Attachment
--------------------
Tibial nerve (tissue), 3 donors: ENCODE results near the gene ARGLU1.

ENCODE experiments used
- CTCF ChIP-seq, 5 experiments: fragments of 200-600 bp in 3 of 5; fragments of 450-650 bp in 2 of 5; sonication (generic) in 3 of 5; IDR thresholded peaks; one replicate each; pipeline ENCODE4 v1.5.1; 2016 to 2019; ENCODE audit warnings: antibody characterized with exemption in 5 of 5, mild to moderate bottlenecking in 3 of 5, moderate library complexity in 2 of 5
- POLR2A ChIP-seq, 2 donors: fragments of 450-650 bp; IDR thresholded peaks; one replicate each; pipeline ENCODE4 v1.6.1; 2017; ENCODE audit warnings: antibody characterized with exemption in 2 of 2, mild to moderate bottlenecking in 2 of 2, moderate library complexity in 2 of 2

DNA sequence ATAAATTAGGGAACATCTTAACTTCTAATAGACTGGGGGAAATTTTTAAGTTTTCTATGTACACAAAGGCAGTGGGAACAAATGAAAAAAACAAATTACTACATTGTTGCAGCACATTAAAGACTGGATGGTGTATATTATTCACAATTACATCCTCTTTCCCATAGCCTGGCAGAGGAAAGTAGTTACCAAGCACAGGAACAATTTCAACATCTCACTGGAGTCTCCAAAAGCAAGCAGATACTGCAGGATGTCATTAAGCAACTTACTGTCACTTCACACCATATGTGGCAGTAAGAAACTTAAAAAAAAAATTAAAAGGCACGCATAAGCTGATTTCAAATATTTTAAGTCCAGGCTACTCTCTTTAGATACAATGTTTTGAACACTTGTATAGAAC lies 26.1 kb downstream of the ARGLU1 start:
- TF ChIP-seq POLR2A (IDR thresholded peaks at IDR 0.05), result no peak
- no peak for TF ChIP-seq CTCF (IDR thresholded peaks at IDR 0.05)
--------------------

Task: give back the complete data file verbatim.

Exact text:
Tibial nerve (tissue), 3 donors: ENCODE results near the gene ARGLU1.

ENCODE experiments used
- CTCF ChIP-seq, 5 experiments: fragments of 200-600 bp in 3 of 5; fragments of 450-650 bp in 2 of 5; sonication (generic) in 3 of 5; IDR thresholded peaks; one replicate each; pipeline ENCODE4 v1.5.1; 2016 to 2019; ENCODE audit warnings: antibody characterized with exemption in 5 of 5, mild to moderate bottlenecking in 3 of 5, moderate library complexity in 2 of 5
- POLR2A ChIP-seq, 2 donors: fragments of 450-650 bp; IDR thresholded peaks; one replicate each; pipeline ENCODE4 v1.6.1; 2017; ENCODE audit warnings: antibody characterized with exemption in 2 of 2, mild to moderate bottlenecking in 2 of 2, moderate library complexity in 2 of 2

DNA sequence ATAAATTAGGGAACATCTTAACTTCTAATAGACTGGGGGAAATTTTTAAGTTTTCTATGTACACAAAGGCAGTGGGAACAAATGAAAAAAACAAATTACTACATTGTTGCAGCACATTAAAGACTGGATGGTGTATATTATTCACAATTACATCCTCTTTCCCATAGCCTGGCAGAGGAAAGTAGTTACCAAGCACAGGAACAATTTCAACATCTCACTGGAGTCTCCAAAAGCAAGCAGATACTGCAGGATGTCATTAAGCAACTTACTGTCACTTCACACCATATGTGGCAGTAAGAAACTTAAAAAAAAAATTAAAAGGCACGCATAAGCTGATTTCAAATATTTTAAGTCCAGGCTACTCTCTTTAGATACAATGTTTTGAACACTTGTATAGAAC lies 26.1 kb downstream of the ARGLU1 start:
- TF ChIP-seq POLR2A (IDR thresholded peaks at IDR 0.05), result no peak
- no peak for TF ChIP-seq CTCF (IDR thresholded peaks at IDR 0.05)